The central government’s recent inclusion of the Sengol, a symbol deeply rooted in India’s rich cultural heritage, in the New Parliament has sparked discussions and speculation about PM Modi and his future plans. While there is no doubt that PM Modi is fiercely nationalist, the current decision makes us think: What more does he have to offer?
Let’s analyze the decision of anointing the New Parliament with the much-revered Sengol, and why it has a deep, profound message for the nation. So, what are we waiting for?
Bringing back the Sengol
The inclusion of the Sengol, a ceremonial sceptre, in the New Parliament carries a clear message. Symbolizing leadership, authority, and power, the Sengol or the Rajdand highlights PM Modi’s strong and decisive leadership style. It signifies his commitment to governance and his intention to shape the nation’s future.
While it is undeniable that every leader will step down eventually, PM Modi’s inclusion of the Sengol indicates his desire to retire gracefully and retain control over the timing and manner of his exit. This hints at a desire to be remembered as a respected statesman, akin to an old monarch relinquishing power on his own terms.
The Sengol holds a deep connection to India’s rich cultural past. It was once an integral part of many kingdoms, including the Cholas and the Marathas. Representing the nation’s collective devotion, the Nandi bull atop the Sengol symbolizes unwavering commitment to serving the masses.
On May 24, HM Amit Shah talked about the historical significance of the sceptre. He said that while the historically significant sceptre was used as a transfer of power in 1947, it vanished after that as it was kept in a museum, and the successive Congress governments and the general public quickly forgot about it. Now the Modi government is reviving the glory of the Sengol by placing it in India’s parliament.
Sengol is a Tamil word, which means full of wealth. When it was decided that the British will hand over power to the Indians, Lord Mountbatten asked Pandit Nehru about the cultural symbol that should be used as a representation of the transfer of power. However, Nehru was also not sure, he sought some time to discuss with others. He discussed the matter with C Rajagopalachari. He studied multiple historic books and informed Jawaharlal Nehru about the Sengol.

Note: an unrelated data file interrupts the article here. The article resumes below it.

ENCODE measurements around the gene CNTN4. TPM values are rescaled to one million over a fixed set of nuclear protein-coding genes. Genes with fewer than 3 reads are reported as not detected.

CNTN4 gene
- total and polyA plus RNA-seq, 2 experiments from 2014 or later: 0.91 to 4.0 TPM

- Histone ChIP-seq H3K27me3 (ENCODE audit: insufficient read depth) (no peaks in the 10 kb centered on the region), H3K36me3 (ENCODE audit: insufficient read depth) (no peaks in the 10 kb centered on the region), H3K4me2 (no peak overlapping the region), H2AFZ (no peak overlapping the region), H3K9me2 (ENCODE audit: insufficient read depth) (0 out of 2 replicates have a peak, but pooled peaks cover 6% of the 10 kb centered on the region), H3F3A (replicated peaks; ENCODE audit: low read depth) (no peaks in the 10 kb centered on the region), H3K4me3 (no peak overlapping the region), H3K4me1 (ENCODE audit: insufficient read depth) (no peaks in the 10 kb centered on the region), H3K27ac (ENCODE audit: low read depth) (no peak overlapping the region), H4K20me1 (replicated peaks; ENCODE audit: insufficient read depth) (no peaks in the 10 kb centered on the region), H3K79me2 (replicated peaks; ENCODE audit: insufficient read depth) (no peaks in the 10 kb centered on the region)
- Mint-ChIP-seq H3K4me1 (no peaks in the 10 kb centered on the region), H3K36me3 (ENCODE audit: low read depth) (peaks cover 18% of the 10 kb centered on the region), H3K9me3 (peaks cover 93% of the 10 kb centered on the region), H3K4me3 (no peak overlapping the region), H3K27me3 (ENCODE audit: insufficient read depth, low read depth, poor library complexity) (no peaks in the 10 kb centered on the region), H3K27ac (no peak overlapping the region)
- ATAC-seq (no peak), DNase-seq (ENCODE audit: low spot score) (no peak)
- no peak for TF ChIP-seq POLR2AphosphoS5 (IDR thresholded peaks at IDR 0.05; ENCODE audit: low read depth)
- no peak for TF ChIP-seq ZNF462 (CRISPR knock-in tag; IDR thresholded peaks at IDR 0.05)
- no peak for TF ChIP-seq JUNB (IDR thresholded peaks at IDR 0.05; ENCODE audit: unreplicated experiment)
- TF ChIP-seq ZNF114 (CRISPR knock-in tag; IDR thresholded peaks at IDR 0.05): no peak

The golden sceptre is studded with jewels and was worth about Rs 15000 at that time. Nandi, the bull vahana of Lord Shiva, sits on the top of the sceptre. Nandi is the protector and symbol of justice, said the description given at the press conference. The Sengol is 5 feet long, which is a masterpiece of Indian art with rich workmanship from top to bottom.
However, post-independence, many institutions and symbols associated with India’s indigenous culture mysteriously vanished. As part of the transfer of power from Lord Mountbatten to Prime Minister Jawaharlal Nehru, the Sengol also disappeared. This loss reflected the erasure of native traditions and symbols under foreign rule, leading to a detachment from India’s local roots.
With the Sengol adorning the Lok Sabha Speaker’s mantelpiece in the New Parliament, Prime Minister Modi has sent a powerful message. It signifies a deliberate effort to reconnect with India’s cultural heritage and restore indigenous symbols to positions of prominence. This move conveys PM Modi’s commitment to preserving and reviving India’s local roots, reinforcing the idea that the New Parliament will not detach itself from the nation’s rich traditions.
Interestingly, inclusion of the Sengol in the New Parliament is likely to evoke varied responses from pro-Dravidian parties, particularly those from Tamil Nadu and beyond. These parties have historically emphasized the preservation of Dravidian culture and identity, though at the cost of the indigenous Sanatana culture of Bharatvarsha. The return of the Sengol might be seen as a step towards recognizing and respecting the diverse cultural fabric of India.
As such, the return of the Sengol signifies a reconnection with India’s rich cultural heritage and a departure from the erasure of indigenous symbols during colonial rule. This move reflects PM Modi’s commitment to preserving and reviving the nation’s local roots, while also potentially influencing the political landscape and eliciting responses from pro-Dravidian parties. As the New Parliament takes shape, the presence of the Sengol serves as a reminder of India’s diverse cultural tapestry and the importance of preserving and celebrating its traditions.
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